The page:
The renegade row is a multitasking exercise that tones your back and works your core, while also testing your balance and stability.
It’s the ultimate functional strength-training move that will give you a huge back.
Primary: Lats, Chest, Anterior deltoid.
Secondary: Anterior deltoid, supraspinatus, Infraspinatus, teres minor.
- Place two dumbbells on the floor about shoulder-width apart. Start in the top position of a push-up position with your hands on the weights.
- Pull right elbow back, raising dumbbell toward chest, keeping right elbow close to the torso, abs tight, and hips in one line.
- Hold for one second at the top and return the weight slowly to the starting position to repeat on the other side.
- Complete the desired number of repetitions.
- Keep your body in a straight line from your shoulders to your ankles as you row the weight.
- Do not jerk the weight up. Row weight in a smooth, controlled motion.
- Make sure you do the same number of repetitions for each arm.
Dumbbell Bicep Exercises
6. Standing Dumbbell Curls
Standing Dumbbell Curl works the biceps muscles at the front of the upper arm and the lower arm’s muscles, brachialis, and brachioradialis.
Doing the standing arm curl, you build strength in the upper arm and learn to use your arm muscles correctly, bracing with your core muscles. Dumbbell curl in the best exercise, that you can add in your back and bicep dumbbell workout routine to build mass.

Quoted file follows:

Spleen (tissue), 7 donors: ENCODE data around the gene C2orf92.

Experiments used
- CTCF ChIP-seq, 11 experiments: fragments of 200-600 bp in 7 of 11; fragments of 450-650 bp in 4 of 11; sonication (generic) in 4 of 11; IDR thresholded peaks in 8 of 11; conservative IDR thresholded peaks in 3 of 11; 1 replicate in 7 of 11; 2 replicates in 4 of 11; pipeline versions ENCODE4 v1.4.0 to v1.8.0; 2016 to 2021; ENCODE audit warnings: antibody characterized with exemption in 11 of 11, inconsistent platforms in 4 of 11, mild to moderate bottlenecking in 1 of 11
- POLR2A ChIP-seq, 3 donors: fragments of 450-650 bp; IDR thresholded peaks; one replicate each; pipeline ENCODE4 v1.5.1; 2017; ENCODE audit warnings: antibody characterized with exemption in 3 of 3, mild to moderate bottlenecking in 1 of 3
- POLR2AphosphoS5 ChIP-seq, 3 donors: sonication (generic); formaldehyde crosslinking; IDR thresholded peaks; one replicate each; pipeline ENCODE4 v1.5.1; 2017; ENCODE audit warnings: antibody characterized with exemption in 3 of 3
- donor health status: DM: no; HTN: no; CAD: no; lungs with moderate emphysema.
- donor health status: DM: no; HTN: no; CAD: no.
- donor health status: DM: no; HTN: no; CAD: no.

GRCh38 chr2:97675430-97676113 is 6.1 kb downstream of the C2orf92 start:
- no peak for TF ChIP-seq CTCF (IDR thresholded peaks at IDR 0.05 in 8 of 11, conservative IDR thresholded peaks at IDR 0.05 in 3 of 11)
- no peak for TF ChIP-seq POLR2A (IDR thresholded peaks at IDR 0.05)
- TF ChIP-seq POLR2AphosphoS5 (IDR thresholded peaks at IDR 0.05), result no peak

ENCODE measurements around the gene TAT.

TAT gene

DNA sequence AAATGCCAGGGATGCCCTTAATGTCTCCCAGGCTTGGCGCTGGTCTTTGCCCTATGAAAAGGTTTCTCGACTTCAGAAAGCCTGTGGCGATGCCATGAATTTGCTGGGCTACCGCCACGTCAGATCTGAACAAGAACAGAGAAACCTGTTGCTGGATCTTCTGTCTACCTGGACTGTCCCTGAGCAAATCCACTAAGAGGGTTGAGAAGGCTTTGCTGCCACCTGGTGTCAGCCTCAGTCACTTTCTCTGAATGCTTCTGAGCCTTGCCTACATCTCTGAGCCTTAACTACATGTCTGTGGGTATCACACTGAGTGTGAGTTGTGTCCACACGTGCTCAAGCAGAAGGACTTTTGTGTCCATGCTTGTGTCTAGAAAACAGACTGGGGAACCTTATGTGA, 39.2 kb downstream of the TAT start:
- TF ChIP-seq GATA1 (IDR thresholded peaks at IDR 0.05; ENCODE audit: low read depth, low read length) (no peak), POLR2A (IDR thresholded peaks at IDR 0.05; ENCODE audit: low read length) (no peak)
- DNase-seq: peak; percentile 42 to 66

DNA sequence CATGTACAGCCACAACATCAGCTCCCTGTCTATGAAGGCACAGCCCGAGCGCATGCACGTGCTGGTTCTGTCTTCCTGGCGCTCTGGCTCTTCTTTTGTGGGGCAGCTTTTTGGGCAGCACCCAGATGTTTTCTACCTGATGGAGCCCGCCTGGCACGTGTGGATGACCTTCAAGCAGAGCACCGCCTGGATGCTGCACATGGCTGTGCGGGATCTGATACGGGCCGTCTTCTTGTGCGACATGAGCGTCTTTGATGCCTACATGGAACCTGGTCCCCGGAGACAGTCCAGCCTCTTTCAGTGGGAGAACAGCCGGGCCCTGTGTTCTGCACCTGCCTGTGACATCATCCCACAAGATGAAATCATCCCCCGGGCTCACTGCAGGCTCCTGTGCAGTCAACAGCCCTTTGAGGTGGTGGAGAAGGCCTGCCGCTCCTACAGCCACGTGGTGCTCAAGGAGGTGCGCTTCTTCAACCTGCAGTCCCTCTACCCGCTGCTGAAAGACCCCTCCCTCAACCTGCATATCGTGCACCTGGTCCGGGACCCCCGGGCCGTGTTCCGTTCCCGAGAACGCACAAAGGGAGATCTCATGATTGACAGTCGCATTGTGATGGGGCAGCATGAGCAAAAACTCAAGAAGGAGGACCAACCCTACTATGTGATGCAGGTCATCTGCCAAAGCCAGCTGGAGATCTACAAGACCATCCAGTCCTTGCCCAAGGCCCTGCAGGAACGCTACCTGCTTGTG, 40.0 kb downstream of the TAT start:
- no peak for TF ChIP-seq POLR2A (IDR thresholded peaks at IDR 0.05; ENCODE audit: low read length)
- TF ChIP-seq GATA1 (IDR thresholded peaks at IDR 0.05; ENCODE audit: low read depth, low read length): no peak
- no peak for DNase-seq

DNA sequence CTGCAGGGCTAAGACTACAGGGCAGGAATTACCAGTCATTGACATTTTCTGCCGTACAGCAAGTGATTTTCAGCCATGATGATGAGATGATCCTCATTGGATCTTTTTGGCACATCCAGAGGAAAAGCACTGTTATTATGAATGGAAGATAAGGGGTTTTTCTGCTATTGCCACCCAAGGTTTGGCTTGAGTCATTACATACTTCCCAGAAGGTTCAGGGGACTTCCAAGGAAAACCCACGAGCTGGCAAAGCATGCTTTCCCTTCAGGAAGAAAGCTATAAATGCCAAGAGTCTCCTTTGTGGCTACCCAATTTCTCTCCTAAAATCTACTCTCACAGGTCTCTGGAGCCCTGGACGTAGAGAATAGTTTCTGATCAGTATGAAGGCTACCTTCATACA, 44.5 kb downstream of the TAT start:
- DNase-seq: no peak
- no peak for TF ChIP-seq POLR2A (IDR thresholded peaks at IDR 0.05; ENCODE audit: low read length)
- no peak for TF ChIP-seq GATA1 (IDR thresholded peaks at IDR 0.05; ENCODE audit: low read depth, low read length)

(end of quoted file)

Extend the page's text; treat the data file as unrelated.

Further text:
Primary: Biceps brachii.
Secondary: Brachialis, brachioradialis, anterior deltoid, forearm.
- Stand straight, keeping feet shoulder-width apart, grab a pair of dumbbells by your side. The dumbbells should not be touching your body.
- Your palms should be facing upwards. Take up the slack by bending the elbows slightly. Tension should be on the biceps.
- Slowly curl the dumbbells up as far as possible.
- Then slowly lower the dumbbells back down to the starting position.
- Do not swing the body back as you curl up the weight.
- Do not let the dumbbells touch your body.
7. Dumbbell Reverse Curl
Dumbbell Reverse curl is a variation of the standard bicep curl where the barbell is gripped palms up. The motion is the same, but the change in grip allows for specific arm muscles to be targeted.
The reverse bicep curl is performed by contracting the biceps with your palms facing down using a barbell, dumbbells, or EZ-curl bar. This exercise provides stability and a full range of motion.
Primary: biceps brachii and brachialis.
Secondary: brachioradialis, anterior deltoid, forearm.
- Stand straight, keeping your feet shoulder-width apart. Grab a dumbbell in each hand using an overhand grip and arms should be fully extended.
- Keeping your upper arms stationary and your back straight, curl the weights up towards your shoulders, exhale as you do so. Use only your forearms for this movement.
- Continue curling the dumbbells up until they are at shoulder level and your biceps are fully contracted.
- Return to the starting position in a smooth arc, inhale as you do so.
- Rotate the forearms slowly, excessive-velocity may cause issues within the elbows or wrists.
- Using a slow eccentric of the exercise can help to improve tension and mind-muscle connection.
- Be aware of proper weight and body mechanics at all times during this exercise.
8. Concentration Curl
Concentration Curl is the best exercise to build a biceps peak. This exercise should be a part of your arms race, as peaked biceps are very impressive to look at.
This exercise is done standing and seated bent at the torso using a dumbbell. Resting the upper arm against the thigh prevents movement at the shoulder and is an excellent way to isolate the biceps.
Secondary: Brachialis, brachioradialis, forearm muscles.